On the other hoof, somepony had just materialized in a room through magic. Something that didn’t exactly happen every day—outside of the unicorn communes—in the normal, earth pony worlds. At that moment, however, I realized that I did not have much of a choice as said pony seemed to have suddenly appeared directly in front of me.
I slowly looked up at the figure, trying to avoid any sort of confrontation.
It wore a large crimson cloak with a hood that hung down over its face, obscuring it from view. From what little I could see of the pony, it looked to be lavender in color, and around its front legs was wrapped an impressive collection of scars.
“Um, h-hi,” I stammered. “That was a, uh, pretty impressive magic trick you did there.”
The figure seemed to look at me like it was I who had suddenly appeared in the room.
“Time,” it spoke suddenly in a deceptively feminine voice. So it was a mare, it seemed. “What is the time?”
I shot a look at the clock that hung in a cage on the far wall.
“Just about a quarter until seven,” I said.
She—the pony in the cloak—shook her head and sighed. Shook her head so hard, in fact, that the hood came down from her head and fell to her shoulders. Her face was the same color as her legs, and just as scarred. Her mane was darker purple, almost black, with what looked like the remnants of a pink streak.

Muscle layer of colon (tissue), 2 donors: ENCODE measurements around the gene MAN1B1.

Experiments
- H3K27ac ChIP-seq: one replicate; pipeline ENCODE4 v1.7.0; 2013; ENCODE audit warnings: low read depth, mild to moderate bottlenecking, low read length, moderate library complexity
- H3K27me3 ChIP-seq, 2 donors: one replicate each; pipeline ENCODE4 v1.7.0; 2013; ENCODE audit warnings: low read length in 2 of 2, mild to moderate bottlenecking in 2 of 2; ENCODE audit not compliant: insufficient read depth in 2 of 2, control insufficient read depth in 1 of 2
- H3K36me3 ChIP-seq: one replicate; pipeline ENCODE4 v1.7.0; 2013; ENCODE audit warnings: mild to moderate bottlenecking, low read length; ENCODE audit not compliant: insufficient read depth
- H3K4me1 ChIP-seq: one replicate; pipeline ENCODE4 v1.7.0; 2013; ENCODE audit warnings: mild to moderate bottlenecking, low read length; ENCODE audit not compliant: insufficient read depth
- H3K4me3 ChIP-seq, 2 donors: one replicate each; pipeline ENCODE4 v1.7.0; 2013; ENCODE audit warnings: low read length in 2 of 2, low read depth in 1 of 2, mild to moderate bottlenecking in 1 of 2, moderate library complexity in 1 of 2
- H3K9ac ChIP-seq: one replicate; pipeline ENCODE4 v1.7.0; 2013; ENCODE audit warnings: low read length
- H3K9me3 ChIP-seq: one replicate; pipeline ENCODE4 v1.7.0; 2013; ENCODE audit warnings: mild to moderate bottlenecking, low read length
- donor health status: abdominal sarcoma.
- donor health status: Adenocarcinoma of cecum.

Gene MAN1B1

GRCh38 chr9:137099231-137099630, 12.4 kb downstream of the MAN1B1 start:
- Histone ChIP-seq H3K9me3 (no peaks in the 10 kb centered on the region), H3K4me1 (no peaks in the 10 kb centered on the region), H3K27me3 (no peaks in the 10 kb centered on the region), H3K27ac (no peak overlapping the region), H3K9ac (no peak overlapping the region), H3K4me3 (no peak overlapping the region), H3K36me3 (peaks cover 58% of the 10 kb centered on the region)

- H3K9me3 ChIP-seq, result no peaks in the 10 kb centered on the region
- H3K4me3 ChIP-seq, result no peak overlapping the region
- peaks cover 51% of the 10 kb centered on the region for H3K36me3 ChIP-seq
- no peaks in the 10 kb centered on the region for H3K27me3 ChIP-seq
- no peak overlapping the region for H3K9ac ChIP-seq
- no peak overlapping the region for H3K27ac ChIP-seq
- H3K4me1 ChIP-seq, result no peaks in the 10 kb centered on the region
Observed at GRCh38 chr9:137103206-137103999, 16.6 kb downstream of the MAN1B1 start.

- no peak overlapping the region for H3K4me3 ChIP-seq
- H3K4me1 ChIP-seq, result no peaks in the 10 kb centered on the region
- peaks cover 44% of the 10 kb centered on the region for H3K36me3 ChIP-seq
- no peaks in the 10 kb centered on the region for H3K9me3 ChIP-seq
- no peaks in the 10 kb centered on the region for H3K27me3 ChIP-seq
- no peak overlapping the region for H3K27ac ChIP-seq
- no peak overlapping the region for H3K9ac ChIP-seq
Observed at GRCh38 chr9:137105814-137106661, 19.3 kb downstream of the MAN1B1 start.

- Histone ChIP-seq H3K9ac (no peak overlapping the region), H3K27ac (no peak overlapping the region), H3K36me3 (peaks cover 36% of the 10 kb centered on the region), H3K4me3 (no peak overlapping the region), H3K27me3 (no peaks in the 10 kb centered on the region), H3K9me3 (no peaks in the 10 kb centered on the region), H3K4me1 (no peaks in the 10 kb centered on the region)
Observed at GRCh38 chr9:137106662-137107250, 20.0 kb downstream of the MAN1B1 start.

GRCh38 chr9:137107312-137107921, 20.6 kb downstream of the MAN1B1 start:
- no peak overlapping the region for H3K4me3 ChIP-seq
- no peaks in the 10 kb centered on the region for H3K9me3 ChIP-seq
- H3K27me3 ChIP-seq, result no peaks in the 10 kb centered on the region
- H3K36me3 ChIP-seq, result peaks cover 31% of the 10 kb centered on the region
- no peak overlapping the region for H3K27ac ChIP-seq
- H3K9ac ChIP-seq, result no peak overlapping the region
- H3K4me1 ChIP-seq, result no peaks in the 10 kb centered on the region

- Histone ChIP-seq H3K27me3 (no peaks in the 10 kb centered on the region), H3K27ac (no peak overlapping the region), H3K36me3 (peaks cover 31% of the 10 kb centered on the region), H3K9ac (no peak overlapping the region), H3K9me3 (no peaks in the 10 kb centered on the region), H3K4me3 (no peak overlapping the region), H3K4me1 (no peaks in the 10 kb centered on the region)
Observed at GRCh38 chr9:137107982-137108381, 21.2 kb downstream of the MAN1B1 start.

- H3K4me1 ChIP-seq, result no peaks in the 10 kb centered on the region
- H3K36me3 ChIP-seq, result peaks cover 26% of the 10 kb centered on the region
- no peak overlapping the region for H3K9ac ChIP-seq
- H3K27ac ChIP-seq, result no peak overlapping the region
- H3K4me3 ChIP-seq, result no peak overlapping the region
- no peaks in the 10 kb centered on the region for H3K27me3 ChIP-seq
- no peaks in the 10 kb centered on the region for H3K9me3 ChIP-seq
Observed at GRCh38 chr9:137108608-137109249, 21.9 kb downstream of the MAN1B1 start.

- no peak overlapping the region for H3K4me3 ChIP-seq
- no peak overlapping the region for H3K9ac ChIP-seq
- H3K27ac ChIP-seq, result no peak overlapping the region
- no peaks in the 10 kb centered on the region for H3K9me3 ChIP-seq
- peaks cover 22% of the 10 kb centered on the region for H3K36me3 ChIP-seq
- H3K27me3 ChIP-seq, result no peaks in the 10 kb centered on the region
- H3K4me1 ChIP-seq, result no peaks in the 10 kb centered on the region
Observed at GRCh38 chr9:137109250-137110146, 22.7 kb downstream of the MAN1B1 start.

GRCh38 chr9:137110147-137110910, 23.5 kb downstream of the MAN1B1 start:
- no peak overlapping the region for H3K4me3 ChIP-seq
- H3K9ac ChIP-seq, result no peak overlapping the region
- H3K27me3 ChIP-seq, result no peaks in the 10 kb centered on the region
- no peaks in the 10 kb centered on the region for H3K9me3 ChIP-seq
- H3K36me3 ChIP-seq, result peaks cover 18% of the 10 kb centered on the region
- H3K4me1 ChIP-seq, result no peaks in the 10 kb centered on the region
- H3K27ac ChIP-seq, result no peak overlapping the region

Most shocking, though, was the tattoo on her face. It was black and ended just below her left eye; it looked like some sort of serpentine beast, but I could not tell exactly what kind. The eye it ended below seemed to glow a deep purple.
Her face showed signs that it had once been much more pleasant, before the scars or the seemingly permanent scowl she displayed as she looked down on me.
“The date,” she said. “I need to know the date.”
“It’s, uh, the fifteenth of March,” I stammered.
“And the year?”
“820,” I replied. “ALR, After Luna’s Return.”
At the time, it seemed crucially important that I include that last bit, though I did not know why.
The mare accepted my information without a change in her demeanor, though she seemed to pause and think about my answer before moving on. She began to walk away, and roughly pushed past me on her way out of the building. Instead of trying the door, though, she simply stared at the wall and was suddenly gone in a flash.
Unsure if what I had witnessed had actually been real, I quickly gathered up my scattered pieces of machinery into a ancient, battered saddlebag I had scrounged off an drunken old spacer.
A quick swipe of the key later, I was out into the dirty, unwashed streets of Journey’s End and safely away from the ship-breaking yard and the mystery of the appearing mare. Or so I thought.
* * *
I washed up on the front porch of our apartment complex like so much trash from streets, which were muddy after a long rain and wash-off coming down from the hills.
Charm buzzed me into our building without protest and I took the stairs two at a time past the broken elevator until I found myself in the little foyer of our apartment. I dropped my bag by the door and trotted over to him.
He sat on the couch in the middle of the room that doubled as his bed, and boredly waved his hoof through channel after channel on the vidscreen. An open pizza box lay on the coffee table in front of him, with half the slices already gone. All the makings of a usual night for him.
“You’re back early,” he said nonchalantly.
“So what,” I said in the same tone. “I just finished early is all.”